As I said earlier, authoritarians’ ideas are poorly integrated with one another. It’s as if each idea is stored in a file that can be called up and used when the authoritarian wishes, even though another of his ideas–stored in a different file– basically contradicts it. We all have some inconsistencies in our thinking, but authoritarians can stupify you with the inconsistency of their ideas.

…they don’t seem to scan for self-consistency as much as most people do.

Here I would point to the birther assertions that President Obama’s father is both Barack Obama, Sr. and Frank Marshall Davis.

Double Standards

I have found many other instances in which authoritarian followers show a double standard in their judgments of people’s behavior or the rightness of various causes.

I see this all the time, such as the demand for a double blind study to evaluate the Xerox 7655 experiments, while accepting extremely unscientific results claiming that Obama’s birth certificate is a forgery.

Hypocrisy

For example, the leaders of authoritarian movements sometimes accuse their opponents of being anti-democratic and anti-free speech when the latter protest against various books, movies, speakers, teachers and so on.

We see this in the censorship that appears widely on birther web sites.

Blindness To Themselves

… they have no idea how much they differ from others in that way. And most of the time they get it quite wrong, thinking they are not different from others, and even that they are different in the opposite way from how they actually are.

Birthers seem fairly unaware that most people who are well informed and intelligent disagree with them.

A Profound Ethnocentrism

Well, aren’t most people likely to trust someone who seems to agree with them? Probably, but people differ enormously in gullibility. Low RWAs are downright suspicious of someone who agrees with them when they can see ulterior motives might be at work. They pay attention to the circumstances in which the other fellow is operating. But authoritarians do not, when they like the message.

…the authoritarian follower makes himself vulnerable to malevolent manipulation by chucking out critical thinking and prudence 92 as the price for maintaining his beliefs. He’s an “easy mark,” custom-built to be snookered….

The birthers have a willingness to continue to believe Mike Zullo even though he is obviously stringing them along.

Dogmatism: The Authoritarian’s Last Ditch Defense

It’s easy to see why authoritarian followers would be dogmatic, isn’t it? When you haven’t figured out your beliefs, but instead absorbed them from other people, you’re really in no position to defend them from attack. Simply put, you don’t know why the things you believe are true. Somebody else decided they were, and you’re taking their word for it. So what do you do when challenged?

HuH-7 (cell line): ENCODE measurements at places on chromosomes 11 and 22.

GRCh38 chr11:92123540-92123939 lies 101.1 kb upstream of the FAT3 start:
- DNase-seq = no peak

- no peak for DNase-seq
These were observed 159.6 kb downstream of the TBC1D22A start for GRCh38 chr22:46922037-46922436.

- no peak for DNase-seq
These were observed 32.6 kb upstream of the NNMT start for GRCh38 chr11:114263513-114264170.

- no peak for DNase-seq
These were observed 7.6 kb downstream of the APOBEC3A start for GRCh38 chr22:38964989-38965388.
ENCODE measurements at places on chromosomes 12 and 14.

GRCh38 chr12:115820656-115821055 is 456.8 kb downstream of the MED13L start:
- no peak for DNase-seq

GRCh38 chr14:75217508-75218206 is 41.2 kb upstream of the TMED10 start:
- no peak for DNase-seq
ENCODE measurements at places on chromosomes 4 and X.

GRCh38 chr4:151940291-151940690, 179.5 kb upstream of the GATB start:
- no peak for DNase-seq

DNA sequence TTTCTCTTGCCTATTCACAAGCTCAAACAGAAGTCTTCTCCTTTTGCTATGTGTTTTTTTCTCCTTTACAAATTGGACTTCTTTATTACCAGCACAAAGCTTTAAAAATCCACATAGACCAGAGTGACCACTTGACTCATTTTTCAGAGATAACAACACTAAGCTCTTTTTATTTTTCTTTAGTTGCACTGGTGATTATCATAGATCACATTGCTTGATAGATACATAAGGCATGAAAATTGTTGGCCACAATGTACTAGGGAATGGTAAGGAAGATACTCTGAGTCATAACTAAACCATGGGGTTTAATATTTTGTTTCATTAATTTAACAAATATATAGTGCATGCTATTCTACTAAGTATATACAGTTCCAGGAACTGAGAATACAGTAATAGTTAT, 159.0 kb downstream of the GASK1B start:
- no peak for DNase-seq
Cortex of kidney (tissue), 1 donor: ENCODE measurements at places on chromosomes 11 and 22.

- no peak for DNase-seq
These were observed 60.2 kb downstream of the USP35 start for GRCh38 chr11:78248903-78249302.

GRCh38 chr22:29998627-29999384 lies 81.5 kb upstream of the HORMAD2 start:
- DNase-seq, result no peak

Well first of all you avoid challenges by sticking with your own kind as much as possible, because they’re hardly likely to ask pointed questions about your beliefs. But if you meet someone who does, you’ll probably defend your ideas as best you can, parrying thrusts with whatever answers your authorities have pre-loaded into your head. If these defenses crumble, you may go back to the trusted sources. They probably don’t have to give you a convincing refutation of the anxiety-producing argument that breached your defenses, just the assurance that you nonetheless are right. But if the arguments against you become overwhelming and persistent, you either concede the point–which may put the whole lot at risk–or you simply insist you are right and walk away, clutching your beliefs more tightly than ever.

I found debating on Birther Report that many birthers don’t have a clue what they believe, and when confronted with iron-clad evidence that they are wrong, then retreat to a more general position, like Obama is the worst president ever.

Conclusion

The Chapter 3 characteristics are not the only things I found that might link birthers to high RWA’s. One other is:

Authoritarian followers score highly on the Dangerous World scale…. High RWAs are, in general, more afraid than most people are.

I can’t say how afraid birthers are in general. Conspiracy theorists in general seem to think that the world is dangerous and that it is being manipulated by sinister forces. At least some of the denizens of Birther Report have adopted the idea that various government plots are directed at them, and their guns. Jade Helm 15 conspiracies bear that out.

What is really needed to decide the question is to administer the RWA test to a number of birthers and see how they score.

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Stay in Melendres

Here’s the telegraphic version of today’s status conference in Melendres v. Arpaio:

Motion to disqualify judge Snow by criminal attorney for Arpaio. Judge issues stay of proceedings until motion has been reviewed by parties and judge.  Snow reserves right for clarification from defense. Snow may add oral argument. Hearing dates in June to be maintained. Arpaio criminal defense attorney objects to entire inquiry by Judge Snow and the unbridled authority of the court appointed monitors.